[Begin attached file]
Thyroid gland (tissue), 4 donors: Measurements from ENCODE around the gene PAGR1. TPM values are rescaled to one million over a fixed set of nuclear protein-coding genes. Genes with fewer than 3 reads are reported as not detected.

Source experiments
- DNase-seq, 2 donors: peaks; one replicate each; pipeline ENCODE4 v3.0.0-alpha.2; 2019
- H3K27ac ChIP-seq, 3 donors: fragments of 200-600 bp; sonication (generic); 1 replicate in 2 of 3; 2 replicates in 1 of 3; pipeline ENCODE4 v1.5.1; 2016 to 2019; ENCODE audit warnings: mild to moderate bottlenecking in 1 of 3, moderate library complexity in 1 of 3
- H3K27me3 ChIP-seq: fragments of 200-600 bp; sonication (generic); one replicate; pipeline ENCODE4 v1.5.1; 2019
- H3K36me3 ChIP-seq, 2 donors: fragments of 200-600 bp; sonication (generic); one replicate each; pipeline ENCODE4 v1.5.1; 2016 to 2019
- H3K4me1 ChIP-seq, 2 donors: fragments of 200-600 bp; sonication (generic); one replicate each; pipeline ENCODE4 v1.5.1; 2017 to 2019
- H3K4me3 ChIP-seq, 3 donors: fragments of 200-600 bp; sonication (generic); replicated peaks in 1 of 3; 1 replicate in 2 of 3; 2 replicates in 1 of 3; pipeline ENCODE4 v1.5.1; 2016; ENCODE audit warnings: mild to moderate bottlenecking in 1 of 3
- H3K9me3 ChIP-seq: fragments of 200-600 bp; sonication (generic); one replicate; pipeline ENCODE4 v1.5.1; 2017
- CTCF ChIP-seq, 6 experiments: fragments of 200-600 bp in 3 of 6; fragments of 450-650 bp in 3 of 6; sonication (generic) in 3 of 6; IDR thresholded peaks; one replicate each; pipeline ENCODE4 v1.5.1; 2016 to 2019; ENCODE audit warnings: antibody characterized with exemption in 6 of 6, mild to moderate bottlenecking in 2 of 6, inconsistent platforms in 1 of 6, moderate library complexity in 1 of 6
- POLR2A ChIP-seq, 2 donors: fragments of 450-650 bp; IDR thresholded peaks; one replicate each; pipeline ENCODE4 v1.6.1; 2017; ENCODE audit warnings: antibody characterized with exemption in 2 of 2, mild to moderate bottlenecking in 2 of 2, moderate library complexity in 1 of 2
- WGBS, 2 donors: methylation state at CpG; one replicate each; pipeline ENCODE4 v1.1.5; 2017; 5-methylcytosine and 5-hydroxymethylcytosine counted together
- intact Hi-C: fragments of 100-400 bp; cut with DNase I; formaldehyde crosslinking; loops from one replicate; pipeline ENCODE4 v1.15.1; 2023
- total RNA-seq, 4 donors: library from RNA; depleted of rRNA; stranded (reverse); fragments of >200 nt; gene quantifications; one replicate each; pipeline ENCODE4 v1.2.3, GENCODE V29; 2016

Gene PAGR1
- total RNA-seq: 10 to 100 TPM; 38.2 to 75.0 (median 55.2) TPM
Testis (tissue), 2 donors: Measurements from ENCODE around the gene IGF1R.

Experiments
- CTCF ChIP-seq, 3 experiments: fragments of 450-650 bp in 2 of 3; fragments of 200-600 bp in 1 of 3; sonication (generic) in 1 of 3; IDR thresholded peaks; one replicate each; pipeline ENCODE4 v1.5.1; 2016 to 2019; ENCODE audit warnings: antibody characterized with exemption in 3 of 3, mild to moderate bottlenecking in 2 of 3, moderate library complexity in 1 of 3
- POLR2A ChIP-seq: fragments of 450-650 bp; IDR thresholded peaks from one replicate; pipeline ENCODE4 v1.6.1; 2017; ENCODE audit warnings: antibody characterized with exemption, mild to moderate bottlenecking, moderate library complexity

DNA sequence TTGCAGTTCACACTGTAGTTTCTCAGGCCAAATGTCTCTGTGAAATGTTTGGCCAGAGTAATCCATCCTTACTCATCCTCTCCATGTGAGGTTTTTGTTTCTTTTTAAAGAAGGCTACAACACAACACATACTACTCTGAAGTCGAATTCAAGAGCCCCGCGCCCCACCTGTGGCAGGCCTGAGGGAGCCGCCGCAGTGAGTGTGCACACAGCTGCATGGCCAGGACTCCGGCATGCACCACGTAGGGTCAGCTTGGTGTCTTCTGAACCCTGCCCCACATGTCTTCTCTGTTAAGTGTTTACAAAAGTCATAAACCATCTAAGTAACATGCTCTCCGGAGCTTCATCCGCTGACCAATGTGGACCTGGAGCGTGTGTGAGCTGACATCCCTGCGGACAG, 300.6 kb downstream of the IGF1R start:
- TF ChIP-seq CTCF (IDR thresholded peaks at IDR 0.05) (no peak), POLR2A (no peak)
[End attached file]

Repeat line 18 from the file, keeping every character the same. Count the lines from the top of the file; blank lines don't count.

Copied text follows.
Experiments